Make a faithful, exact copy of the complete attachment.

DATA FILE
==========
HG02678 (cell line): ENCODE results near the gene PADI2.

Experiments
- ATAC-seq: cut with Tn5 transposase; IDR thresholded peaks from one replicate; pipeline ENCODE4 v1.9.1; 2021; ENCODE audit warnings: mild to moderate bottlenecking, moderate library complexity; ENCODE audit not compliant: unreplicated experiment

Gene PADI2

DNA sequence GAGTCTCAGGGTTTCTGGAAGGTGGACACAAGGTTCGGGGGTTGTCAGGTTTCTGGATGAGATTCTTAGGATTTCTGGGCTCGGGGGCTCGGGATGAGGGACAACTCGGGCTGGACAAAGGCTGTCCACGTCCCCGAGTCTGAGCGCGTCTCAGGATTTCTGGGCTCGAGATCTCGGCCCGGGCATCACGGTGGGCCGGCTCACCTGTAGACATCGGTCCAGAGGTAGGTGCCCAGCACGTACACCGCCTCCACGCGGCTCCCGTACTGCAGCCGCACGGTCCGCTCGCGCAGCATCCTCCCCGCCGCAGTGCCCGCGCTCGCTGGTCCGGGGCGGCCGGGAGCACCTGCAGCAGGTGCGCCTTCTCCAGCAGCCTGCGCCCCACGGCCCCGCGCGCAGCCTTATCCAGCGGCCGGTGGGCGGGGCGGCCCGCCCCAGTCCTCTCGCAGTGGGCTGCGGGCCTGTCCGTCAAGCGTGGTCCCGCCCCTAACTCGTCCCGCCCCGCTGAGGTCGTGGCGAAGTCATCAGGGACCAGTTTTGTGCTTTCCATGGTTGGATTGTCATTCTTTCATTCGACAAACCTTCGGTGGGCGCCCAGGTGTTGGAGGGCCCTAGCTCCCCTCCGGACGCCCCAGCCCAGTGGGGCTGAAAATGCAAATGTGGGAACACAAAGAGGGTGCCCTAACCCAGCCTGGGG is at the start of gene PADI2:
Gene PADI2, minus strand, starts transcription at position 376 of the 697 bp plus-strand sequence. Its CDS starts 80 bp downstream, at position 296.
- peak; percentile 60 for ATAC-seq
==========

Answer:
HG02678 (cell line): ENCODE results near the gene PADI2.

Experiments
- ATAC-seq: cut with Tn5 transposase; IDR thresholded peaks from one replicate; pipeline ENCODE4 v1.9.1; 2021; ENCODE audit warnings: mild to moderate bottlenecking, moderate library complexity; ENCODE audit not compliant: unreplicated experiment

Gene PADI2

DNA sequence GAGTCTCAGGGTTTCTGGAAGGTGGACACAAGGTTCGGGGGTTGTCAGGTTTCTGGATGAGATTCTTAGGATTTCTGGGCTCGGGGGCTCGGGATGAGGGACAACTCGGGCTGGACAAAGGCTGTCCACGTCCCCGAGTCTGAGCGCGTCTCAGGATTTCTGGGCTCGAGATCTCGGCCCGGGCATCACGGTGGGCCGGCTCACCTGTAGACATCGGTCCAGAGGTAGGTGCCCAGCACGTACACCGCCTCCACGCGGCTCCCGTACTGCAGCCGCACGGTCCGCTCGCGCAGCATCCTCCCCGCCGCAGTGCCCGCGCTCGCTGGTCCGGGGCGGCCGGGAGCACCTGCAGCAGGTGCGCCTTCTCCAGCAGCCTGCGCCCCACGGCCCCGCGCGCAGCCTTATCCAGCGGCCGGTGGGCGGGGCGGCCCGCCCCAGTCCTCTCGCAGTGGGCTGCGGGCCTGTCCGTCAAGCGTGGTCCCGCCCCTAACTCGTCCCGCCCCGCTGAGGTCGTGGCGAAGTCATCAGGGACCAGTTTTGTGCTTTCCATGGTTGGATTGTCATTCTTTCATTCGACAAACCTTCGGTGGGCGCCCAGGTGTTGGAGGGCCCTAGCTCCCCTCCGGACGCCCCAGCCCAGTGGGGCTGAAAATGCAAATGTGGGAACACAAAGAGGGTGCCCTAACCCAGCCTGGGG is at the start of gene PADI2:
Gene PADI2, minus strand, starts transcription at position 376 of the 697 bp plus-strand sequence. Its CDS starts 80 bp downstream, at position 296.
- peak; percentile 60 for ATAC-seq